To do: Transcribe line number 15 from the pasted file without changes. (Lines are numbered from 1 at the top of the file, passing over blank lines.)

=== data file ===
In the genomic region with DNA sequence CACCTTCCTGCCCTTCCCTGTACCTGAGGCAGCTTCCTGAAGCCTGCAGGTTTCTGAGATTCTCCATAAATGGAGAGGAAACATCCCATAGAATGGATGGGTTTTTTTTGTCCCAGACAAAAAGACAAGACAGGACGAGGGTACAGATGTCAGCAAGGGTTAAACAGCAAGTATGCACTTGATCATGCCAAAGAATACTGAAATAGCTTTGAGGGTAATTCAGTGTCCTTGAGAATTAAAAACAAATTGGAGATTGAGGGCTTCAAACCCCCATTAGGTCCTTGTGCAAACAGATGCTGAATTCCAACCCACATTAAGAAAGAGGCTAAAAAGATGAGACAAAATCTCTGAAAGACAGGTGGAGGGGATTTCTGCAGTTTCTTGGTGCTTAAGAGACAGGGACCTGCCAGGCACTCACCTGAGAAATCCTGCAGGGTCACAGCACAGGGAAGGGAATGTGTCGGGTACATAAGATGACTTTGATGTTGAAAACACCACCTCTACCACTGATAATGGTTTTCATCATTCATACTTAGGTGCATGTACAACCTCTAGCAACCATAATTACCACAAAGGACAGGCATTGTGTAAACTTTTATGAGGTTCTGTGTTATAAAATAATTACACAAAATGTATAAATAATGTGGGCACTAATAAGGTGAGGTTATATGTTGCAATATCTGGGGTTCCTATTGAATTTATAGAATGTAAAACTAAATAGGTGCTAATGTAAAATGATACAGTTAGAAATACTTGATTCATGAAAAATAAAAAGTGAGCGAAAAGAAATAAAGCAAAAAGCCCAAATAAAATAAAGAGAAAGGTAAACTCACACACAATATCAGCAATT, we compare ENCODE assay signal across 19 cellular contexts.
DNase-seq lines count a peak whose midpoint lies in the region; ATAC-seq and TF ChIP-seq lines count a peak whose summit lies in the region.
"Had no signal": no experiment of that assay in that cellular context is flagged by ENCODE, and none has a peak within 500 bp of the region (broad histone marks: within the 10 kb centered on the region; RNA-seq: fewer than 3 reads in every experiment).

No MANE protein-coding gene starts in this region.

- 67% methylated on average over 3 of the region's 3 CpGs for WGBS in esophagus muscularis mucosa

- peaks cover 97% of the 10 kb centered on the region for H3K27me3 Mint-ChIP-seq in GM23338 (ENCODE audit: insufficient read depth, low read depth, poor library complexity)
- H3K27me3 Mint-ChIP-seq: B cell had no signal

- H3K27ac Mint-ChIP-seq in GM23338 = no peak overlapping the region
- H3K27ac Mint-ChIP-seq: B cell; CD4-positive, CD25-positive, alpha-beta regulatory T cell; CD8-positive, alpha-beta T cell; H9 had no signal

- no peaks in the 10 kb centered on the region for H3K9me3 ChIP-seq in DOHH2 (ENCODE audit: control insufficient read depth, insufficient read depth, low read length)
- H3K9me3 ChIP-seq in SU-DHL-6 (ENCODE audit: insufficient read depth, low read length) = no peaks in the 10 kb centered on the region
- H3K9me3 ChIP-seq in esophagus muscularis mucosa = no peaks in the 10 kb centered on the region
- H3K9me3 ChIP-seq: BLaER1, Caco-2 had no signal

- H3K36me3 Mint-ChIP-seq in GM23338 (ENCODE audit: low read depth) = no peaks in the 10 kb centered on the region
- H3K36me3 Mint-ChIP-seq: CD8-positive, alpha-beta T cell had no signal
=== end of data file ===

- H3K36me3 Mint-ChIP-seq: CD8-positive, alpha-beta T cell had no signal